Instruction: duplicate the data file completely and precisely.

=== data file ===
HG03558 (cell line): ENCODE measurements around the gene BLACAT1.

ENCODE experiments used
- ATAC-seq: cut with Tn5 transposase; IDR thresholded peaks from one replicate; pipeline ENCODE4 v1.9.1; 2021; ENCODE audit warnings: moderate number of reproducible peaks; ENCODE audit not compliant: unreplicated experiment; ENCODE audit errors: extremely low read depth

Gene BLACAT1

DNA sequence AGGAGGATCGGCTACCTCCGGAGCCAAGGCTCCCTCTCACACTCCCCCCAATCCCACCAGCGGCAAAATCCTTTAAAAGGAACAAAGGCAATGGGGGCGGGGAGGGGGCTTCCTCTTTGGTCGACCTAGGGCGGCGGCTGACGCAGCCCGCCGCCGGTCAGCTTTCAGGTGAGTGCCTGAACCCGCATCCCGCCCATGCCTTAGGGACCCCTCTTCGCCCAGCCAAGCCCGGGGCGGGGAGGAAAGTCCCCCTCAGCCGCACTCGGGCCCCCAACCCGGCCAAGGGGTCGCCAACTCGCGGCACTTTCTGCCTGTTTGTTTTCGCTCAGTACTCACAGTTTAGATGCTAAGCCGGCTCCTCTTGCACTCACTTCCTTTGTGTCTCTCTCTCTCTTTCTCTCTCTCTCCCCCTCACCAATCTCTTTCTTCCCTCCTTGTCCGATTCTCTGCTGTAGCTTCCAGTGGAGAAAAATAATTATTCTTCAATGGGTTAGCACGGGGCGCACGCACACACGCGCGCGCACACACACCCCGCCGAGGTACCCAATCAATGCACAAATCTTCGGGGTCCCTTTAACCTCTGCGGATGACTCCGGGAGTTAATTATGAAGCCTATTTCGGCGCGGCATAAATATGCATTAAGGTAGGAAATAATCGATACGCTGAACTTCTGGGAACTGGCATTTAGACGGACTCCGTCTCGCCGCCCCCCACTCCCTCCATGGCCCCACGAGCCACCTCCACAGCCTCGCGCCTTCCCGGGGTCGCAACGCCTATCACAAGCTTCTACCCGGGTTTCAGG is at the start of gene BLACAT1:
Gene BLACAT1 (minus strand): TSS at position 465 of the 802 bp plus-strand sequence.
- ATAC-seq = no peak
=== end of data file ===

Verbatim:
HG03558 (cell line): ENCODE measurements around the gene BLACAT1.

ENCODE experiments used
- ATAC-seq: cut with Tn5 transposase; IDR thresholded peaks from one replicate; pipeline ENCODE4 v1.9.1; 2021; ENCODE audit warnings: moderate number of reproducible peaks; ENCODE audit not compliant: unreplicated experiment; ENCODE audit errors: extremely low read depth

Gene BLACAT1

DNA sequence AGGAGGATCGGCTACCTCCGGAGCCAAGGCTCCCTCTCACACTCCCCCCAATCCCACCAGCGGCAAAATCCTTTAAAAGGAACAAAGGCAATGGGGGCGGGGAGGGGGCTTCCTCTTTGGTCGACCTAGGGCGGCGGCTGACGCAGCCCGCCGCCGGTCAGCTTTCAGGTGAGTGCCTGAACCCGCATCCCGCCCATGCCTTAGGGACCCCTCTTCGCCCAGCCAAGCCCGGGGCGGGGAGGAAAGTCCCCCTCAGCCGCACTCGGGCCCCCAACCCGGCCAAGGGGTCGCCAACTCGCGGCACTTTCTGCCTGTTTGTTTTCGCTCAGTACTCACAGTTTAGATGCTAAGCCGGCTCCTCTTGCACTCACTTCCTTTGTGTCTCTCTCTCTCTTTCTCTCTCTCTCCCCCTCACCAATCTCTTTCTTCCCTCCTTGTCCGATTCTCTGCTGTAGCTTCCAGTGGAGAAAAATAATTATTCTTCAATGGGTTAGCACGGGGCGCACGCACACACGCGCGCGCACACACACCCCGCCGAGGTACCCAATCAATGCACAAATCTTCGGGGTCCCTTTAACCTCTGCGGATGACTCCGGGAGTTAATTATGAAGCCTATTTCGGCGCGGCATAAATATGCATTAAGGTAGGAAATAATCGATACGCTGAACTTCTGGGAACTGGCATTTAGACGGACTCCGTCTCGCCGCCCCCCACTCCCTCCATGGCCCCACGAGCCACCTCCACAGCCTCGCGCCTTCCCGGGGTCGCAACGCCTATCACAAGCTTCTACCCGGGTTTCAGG is at the start of gene BLACAT1:
Gene BLACAT1 (minus strand): TSS at position 465 of the 802 bp plus-strand sequence.
- ATAC-seq = no peak